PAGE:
MAGAZINE HILL, TOWNSVILLE, QLD
Photo:- Peter Dunn 23 March 2008
One of the guns from Magazine Battery now on display at Fort Lytton in Brisbane
Prior to 1891, Magazine Island was known by a number of different names including, Redcliff Island, Darling Island and Inch Gordon. After an explosive magazine was built on the island in 1870, its popular name became Magazine Island.
Construction of the original fort commenced in 1890 and it was originally fitted out with two 6-inch Armstrong breech loading (B.L.) 80 pounder guns on traversing slides in about mid 1891. These were later removed between June and August 1896 with one being sent to Brisbane were it was mounted on the Victoria Barrack Square and the other was mounted at the Armoury below the Supreme Court and used for drill purposes. A single Ten-barreled 0.45 Nordenfelt machine gun was also installed at Magazine Battery.
Two 155mm GPF guns (M1917/18) on Carriage M3 on Panama Mounts were in use at Magazine Battery during WW2. "D" Australian Heavy Battery left Skirmish Battery on Bribie Island and on 3 May 1943 they boarded a train at Wynnum and travelled to Kalinga Staging Camp in Brisbane, where they boarded buses to move the the railway station to board a troop train to Townsville. They arrived at the Townsville railway station at 10pm on 5 May 1943 and moved to the Magazine Battery overlooking Townsville Harbour. Magazine Hill was originally on what was known as Magazine Island.
Magazine Hill can be seen to right side of this photo taken in the mid 1960's.
Photo:- Thuringowa City Libraries
An older photo of Magazine Hill
On 19 November 1943, "D" Australian Heavy Battery completed preparations to hand over the Magazine Battery to "U" Australian Heavy Battery. At 2pm on 22 November 1943, 5 officers and 111 other ranks boarded a ship for Buna.
By early December 1943 "U" Australian Heavy Battery arrived at Magazine Battery for further intensive training, including sub-calibre coastal shoots. By February 1944, "U" Australian Heavy Battery commenced training in using the 155mm gun in a field role culminating in immediate neutralisation and destruction shoots at a range of 10,000 yards. On 19 April 1944 "U" Australian Heavy Battery left Magazine Battery and embarked on HMT Katoomba and sailed for Buna via Milne Bay, New Guinea.
NARA Reference Number:-342-FH-3A30009-117682AC
Bomb Group leaving Townsville by ship for New
Guinea. Magazine Hill can be seen in the background.
Closeup of Magazine Hill from the above photograph
Entrances to Casemate, group store and telephone and lamp room
Photo:- Chris Barton
Entrances to Casemate, group store and telephone and lamp room in 1982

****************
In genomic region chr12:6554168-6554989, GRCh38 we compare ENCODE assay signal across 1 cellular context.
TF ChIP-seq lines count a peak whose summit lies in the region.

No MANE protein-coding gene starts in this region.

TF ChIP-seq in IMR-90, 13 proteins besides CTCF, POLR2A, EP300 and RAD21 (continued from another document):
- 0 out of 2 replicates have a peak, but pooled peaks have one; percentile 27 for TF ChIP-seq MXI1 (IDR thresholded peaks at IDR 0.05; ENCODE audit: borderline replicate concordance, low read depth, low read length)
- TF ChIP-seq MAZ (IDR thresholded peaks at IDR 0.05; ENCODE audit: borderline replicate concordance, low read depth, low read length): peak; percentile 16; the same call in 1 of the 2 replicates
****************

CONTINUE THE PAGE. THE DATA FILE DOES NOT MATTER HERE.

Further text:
Photo:- Chris Barton
Magazine Battery in 1982
Two 4.7-inch Q.F. Mark IV guns (Serial Nos. 794 and 795) arrived from England in December 1900 to replace the 80 pounder guns. The old emplacements for the 80 pounder guns were removed and new emplacements installed along with an ammunition lift to the underground magazine. The fort was also fitted out with a Nordenfelt machine gun (Serial No. 188).
Some demolition work on Magazine Hill was carried out in 1983/84. The final removal of Magazine Hill was completed in 1984/85.
The following article of Tuesday 16 April 1940, in the Townsville Daily Bulletin describes the fate of one of the original 6 inch siege guns that were mounted at Magazine Battery:-
"Instructions have been received from the Northern Command in Bris-bane for the demolition and burial of a six inch siege gun which has been a familiar landmark at the drill hall at North Ward. Originally, the gun was one of the defence units at the old Garrison Fort at Magazine Island, near the oil tanks, and was subsequently removed to the drill hall, following the selection of Kissing Point as a more suitable area for the Garrison. The original fort is still in existence."
Michael Christensen believes that this six inch gun removed from the Drill Hall at Mitchell Street was buried in the sandy soil on the block on Mitchell Street near St. Josephs. Old aerials show very little on the block at that time, so they probably just dismantled it and buried in a corner of the block.
I'd like to thank Michael Christensen, Chris Barton and Leigh Deighton for their assistance with this web page.
"U" Australian Heavy Battery Association web page
Can anyone help me with more information?
© Peter Dunn 2015
This page first produced 24 March 2008
This page last updated 13 October 2016